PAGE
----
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3D exhibition in Seoul sheds light on "invisible" refugees


3D exhibition in Seoul sheds light on "invisible" refugees

UNHCR joins hands with an advertising firm and art museum to help the public see and better understand the needs of refugees in South Korea and Niger.
12 February 2014
The mini figurines of refugees featured in the "Invisible People" exhibition struggle to be seen in the busy streets of Seoul.

SEOUL, Republic of Korea, February 12 (UNHCR) - In this highly-wired country of 50 million tech-savvy people, it is almost impossible for anyone to spend a lifetime completely hidden from the public eye.

Refugees, however, have remained largely unseen by people in South Korea for decades. "I would like to be seen and heard by the people," said Choto Chakma, a refugee from Bangladesh who came to Korea in 2007. "It is not pity that I want. I just hope to be a part of Korean society in some way."

To shed light on the lives of refugees like Chakma, UNHCR, Cheil Worldwide and the Seoul Museum of Art have joined hands to hold a 3D refugee figurine exhibition in Seoul. Titled "Invisible People," the exhibition is aimed at making refugees in and outside South Korea "visible," using advanced technology that helped create the miniature figurines.

Organized as part of Cheil Worldwide's corporate social responsibility activities, UNHCR and the firm together met refugees in South Korea and Niger over the last two months. The refugees had their photographs taken and three-dimensional mini figurines were produced based on their images. In-depth interviews with the refugees were also captured on video.

The results - dozens of figurines, each no larger than a handspan - are displayed in hidden places such as stairways, shelves and windowsills of the Seoul Museum of Art. Visitors who find the figurines can listen to the refugees' stories by connecting their mobile phones with the QR/NFC codes inserted in each figurine.

To reflect the widespread indifference towards refugees, several large screens have been displayed in the main exhibition hall showing real-time video of people walking past the refugee figurines nonchalantly.

The small size of the figurines and the unusual places where they are displayed are in line with the goal of the exhibition to help visitors find refugees and "make the invisible, visible," organizers explained.

"Instead of telling people about refugees in a straightforward message, we were hoping to help visitors think and understand the difficulties and needs of refugees while finding them and listening to their stories one by one," said Song-ha Lee, a copywriter at Cheil Worldwide and co-director of the exhibition.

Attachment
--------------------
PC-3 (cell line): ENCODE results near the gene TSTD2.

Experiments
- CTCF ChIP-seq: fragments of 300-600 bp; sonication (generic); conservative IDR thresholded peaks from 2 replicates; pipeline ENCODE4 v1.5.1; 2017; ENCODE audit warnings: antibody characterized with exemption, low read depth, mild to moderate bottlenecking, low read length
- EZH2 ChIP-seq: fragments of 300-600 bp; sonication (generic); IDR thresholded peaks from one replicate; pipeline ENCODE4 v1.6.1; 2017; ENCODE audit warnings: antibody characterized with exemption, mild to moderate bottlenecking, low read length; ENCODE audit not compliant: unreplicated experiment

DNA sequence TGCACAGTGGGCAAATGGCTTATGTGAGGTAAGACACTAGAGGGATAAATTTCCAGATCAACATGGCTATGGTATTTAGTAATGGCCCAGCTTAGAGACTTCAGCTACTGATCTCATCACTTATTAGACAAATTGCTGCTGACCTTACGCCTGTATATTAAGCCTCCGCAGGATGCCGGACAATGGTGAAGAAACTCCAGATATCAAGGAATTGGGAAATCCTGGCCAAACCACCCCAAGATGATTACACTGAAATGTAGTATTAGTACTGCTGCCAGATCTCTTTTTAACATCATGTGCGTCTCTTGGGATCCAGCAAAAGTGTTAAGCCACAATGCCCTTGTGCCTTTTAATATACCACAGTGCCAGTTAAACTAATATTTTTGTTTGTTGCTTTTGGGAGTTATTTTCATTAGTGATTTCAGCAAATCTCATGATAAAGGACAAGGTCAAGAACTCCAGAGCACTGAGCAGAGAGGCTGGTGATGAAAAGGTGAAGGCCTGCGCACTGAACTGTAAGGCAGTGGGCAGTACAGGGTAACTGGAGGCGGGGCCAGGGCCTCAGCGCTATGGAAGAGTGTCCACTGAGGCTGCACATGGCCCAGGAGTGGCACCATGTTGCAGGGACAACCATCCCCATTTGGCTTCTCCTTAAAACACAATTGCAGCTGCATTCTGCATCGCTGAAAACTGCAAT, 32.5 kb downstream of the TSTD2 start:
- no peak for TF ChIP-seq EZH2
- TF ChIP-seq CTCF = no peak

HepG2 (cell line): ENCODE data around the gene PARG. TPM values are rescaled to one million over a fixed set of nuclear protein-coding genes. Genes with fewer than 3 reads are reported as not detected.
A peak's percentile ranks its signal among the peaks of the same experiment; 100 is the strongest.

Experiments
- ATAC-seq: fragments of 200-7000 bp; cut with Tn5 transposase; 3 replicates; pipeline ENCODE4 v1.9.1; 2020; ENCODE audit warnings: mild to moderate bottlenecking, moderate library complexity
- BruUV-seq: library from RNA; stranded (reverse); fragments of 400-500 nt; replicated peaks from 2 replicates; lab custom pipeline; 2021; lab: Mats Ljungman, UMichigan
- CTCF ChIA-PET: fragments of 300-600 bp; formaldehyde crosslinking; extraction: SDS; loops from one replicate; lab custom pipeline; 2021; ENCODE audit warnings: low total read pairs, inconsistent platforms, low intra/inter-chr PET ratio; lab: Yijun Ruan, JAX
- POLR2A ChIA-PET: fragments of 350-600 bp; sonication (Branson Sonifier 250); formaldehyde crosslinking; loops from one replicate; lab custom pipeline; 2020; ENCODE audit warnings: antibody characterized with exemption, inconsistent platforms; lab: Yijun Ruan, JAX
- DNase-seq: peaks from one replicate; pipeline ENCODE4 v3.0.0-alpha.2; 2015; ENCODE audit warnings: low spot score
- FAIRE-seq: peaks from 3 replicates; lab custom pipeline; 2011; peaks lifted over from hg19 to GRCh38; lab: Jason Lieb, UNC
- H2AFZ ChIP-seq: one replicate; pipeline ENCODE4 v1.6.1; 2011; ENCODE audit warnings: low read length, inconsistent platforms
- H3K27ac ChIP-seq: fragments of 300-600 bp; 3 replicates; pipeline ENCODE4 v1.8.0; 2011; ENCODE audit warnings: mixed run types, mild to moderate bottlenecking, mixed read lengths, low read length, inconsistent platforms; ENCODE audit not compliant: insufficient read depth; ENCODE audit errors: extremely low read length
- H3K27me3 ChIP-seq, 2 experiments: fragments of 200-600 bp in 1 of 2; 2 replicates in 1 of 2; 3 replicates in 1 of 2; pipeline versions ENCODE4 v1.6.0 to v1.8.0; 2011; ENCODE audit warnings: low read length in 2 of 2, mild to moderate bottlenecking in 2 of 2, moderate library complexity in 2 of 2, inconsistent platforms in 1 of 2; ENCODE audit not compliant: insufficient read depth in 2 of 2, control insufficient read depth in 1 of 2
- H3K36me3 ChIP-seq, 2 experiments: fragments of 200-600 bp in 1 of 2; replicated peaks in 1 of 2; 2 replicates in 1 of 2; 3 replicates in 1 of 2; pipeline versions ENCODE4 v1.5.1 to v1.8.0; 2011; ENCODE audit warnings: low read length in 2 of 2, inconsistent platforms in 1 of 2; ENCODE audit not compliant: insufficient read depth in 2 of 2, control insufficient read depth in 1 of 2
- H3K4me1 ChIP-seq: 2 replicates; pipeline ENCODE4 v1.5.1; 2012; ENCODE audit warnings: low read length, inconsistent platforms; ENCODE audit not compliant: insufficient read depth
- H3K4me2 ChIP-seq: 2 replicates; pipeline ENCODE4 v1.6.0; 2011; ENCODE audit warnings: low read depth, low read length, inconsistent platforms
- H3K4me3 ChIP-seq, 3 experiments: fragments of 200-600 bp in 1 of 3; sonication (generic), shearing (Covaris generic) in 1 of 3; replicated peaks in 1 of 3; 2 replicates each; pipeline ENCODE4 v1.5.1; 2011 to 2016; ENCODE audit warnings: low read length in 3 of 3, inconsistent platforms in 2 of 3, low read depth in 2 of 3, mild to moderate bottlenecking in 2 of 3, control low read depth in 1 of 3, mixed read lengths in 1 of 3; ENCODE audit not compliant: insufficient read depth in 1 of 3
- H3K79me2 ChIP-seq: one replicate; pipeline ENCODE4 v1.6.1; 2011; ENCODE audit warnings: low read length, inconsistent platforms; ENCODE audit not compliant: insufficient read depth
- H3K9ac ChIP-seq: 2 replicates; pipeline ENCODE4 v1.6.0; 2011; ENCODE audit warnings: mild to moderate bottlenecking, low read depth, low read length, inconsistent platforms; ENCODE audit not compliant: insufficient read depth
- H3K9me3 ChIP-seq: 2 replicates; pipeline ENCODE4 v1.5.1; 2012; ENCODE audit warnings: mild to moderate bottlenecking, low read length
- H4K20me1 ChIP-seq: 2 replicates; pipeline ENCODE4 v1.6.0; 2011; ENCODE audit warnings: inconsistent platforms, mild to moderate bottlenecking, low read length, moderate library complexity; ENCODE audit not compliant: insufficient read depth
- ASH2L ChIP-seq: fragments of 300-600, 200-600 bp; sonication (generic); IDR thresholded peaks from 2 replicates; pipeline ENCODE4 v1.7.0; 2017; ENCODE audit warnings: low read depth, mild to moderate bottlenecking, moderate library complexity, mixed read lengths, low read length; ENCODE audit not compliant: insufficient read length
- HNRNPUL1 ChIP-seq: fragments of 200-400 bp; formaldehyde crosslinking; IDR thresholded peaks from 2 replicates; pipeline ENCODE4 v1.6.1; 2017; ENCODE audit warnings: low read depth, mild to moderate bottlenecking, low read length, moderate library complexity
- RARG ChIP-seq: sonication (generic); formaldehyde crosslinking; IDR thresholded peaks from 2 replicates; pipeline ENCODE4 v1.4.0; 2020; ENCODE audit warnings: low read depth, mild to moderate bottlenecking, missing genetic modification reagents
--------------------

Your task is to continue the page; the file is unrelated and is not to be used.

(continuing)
South Korea became signatory to the 1951 Refugee Convention in 1992 and recognized its first refugee in 2001. A growing number of people have been seeking asylum in the country, seeing it as the homeland of UN Secretary-General Ban Ki-moon and a country with advanced human rights.

By the end of 2013, more than 6,600 people had sought asylum in South Korea from countries such as Pakistan, Syria and Myanmar. Some 370 of them were recognized as refugees by the Korean government.

During an interview with UNHCR and Cheil Worldwide in Niger, Ouda Ag Mohamad, a refugee from Mali, wished that people in South Korea and around the world would "never have to leave their homes and become refugees" like himself. "I hope you can live in dignity and security throughout your life," he said. "I also hope peace will be restored in my country as soon as possible so that I can return home."

Dirk Hebecker, UNHCR's representative in Seoul, asked people to never forget that "refugees leave their homes and family not because they want to, but because they have to." He said he hoped more people would get to know about the plight of refugees in and outside Korea, and recognize them as visible people. "We are thrilled to be part of such a great exhibition made possible by a creative, dynamic team of young advertising professionals."

The exhibition of 3D refugee figurines opened on February 7 and will run through March 2 at the Seoul Museum of Art in central Seoul.

For more information, please watch the video

By Heinn Shin in Seoul, the Republic of Korea